Michigan State University researchers are painting a grim picture about Thanksgiving holiday family gatherings.  The MSU report says its survey of over 1,000 US households shows that Thanksgiving celebrations may be down as much as 59 percent this year.  The East Lansing university’s survey also shows 72 percent of those responding plan to limit their holiday plans one way or another.

Of course, the COVID-19 virus outbreak gets the blame.  And the situation may actually end up being a bit more grim than the statistics indicate. The data was collected from 1,049 households the first week of this month, before the latest new series of pandemic shutdowns and business, school, and travel restrictions were announced. Michigan State’s Trey Malone is the report author. He is an assistant professor of agriculture, food and resource economics at the Michigan State University College of Agriculture and Natural Resources. He points to the COVID-19 virus outbreak as a primary factor behind disrupted food systems and altered traditional holiday gathering plans. He says, “As we move into the holiday season, our survey suggests that COVID-19 will generate a chilling effect on the fun social activities we all traditionally enjoy during this time.”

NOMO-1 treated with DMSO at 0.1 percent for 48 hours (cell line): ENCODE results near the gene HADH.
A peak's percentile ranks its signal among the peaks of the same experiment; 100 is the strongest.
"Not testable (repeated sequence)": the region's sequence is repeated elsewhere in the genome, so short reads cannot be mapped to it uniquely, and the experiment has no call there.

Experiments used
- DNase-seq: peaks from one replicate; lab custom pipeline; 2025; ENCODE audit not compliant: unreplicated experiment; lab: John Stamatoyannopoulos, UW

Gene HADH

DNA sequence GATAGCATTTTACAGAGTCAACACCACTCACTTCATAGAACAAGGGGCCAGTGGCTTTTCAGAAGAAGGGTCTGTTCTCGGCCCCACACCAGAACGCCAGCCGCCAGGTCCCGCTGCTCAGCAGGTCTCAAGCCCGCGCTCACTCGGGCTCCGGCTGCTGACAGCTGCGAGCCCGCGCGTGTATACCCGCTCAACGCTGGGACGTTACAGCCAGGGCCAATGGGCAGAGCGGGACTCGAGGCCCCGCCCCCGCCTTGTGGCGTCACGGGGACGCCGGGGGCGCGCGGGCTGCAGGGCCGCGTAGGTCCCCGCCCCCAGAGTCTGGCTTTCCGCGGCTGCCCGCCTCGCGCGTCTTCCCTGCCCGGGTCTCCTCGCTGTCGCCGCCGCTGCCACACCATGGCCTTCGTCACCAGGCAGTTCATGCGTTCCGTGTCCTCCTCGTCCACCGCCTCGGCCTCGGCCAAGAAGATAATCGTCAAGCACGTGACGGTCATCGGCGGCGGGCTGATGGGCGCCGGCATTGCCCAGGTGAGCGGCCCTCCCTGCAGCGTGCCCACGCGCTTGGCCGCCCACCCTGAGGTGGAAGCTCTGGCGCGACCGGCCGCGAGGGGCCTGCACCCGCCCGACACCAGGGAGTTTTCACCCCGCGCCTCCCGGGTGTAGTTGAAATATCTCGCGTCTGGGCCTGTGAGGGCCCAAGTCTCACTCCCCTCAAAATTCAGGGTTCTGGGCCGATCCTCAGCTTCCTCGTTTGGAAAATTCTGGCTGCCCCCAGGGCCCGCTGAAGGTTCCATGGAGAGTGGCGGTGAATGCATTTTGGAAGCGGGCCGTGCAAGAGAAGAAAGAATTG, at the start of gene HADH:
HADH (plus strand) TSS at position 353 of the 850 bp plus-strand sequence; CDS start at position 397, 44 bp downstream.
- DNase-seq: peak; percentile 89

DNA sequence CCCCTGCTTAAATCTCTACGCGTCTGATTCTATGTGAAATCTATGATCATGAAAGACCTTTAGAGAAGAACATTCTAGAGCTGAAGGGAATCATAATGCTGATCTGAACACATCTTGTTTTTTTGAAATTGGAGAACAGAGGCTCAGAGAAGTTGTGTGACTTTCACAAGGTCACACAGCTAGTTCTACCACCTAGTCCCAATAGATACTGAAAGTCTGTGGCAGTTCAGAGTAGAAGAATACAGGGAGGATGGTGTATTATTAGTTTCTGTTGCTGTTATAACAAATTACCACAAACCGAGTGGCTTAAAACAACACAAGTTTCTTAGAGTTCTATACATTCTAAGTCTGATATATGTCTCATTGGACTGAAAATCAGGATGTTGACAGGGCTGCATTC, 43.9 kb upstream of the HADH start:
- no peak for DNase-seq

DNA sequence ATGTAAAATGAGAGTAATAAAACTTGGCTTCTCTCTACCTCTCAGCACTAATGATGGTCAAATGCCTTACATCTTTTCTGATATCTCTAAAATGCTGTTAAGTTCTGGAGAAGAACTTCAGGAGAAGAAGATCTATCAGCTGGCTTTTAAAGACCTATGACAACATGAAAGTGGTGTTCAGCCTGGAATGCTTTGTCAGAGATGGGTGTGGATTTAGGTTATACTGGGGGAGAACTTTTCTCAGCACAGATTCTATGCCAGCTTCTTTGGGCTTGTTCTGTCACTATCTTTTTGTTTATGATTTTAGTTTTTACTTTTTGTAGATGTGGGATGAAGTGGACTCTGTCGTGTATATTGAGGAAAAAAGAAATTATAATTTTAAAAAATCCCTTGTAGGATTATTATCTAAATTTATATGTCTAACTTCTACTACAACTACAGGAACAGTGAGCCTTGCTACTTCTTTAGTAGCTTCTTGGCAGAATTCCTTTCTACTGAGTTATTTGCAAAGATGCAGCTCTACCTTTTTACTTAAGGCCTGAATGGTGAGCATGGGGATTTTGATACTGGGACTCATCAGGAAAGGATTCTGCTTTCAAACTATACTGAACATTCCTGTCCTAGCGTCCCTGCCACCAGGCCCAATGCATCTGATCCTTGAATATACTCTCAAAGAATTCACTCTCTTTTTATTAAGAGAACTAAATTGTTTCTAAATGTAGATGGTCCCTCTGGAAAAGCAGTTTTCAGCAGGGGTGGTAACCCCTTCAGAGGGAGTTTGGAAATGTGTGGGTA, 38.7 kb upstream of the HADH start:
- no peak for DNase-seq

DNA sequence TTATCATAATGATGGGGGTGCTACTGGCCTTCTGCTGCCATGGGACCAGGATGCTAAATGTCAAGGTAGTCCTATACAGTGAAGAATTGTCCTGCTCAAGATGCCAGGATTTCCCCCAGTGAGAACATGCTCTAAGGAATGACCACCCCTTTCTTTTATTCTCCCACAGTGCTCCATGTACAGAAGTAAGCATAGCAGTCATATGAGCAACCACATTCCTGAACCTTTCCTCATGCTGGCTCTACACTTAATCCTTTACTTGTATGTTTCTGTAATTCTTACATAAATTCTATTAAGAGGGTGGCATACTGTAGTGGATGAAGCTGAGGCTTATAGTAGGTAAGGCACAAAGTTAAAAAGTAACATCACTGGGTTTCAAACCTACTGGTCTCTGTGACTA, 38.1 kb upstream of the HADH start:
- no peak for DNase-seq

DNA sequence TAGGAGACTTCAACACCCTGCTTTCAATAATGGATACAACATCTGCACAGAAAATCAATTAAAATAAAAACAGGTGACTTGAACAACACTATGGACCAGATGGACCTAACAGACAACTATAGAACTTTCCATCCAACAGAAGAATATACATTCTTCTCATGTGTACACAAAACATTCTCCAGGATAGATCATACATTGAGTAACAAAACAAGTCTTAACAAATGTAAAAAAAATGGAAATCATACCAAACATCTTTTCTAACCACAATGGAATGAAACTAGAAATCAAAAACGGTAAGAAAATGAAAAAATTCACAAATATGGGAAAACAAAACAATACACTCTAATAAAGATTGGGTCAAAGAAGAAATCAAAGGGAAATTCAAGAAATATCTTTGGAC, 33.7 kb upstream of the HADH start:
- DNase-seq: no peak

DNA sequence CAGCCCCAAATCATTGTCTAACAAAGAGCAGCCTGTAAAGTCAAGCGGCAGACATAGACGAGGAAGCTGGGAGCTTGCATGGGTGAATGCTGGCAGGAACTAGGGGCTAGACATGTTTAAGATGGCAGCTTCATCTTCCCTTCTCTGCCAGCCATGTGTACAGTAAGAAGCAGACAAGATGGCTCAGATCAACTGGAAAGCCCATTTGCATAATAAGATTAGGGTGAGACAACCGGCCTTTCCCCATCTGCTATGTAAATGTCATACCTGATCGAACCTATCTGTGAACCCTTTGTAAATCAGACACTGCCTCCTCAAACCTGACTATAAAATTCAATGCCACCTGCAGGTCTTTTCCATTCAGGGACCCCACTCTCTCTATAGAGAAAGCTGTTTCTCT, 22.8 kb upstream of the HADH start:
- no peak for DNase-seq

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Some additional data from Malone’s report include:
-Smaller groups will gather compared to the previous year, with the typical gathering being 6-10 people in 2019 and 1-5 expected in 2020.
-50% of people are avoiding travel for the holiday, compared to just 33% in 2019.
-The average turkey size will decrease from 16.2 pounds in 2019 to 15.3 pounds in 2020
-More people are planning to do their holiday shopping online. In 2019, 26% mostly shopped online, and in 2020, that number is projected to be 43%.

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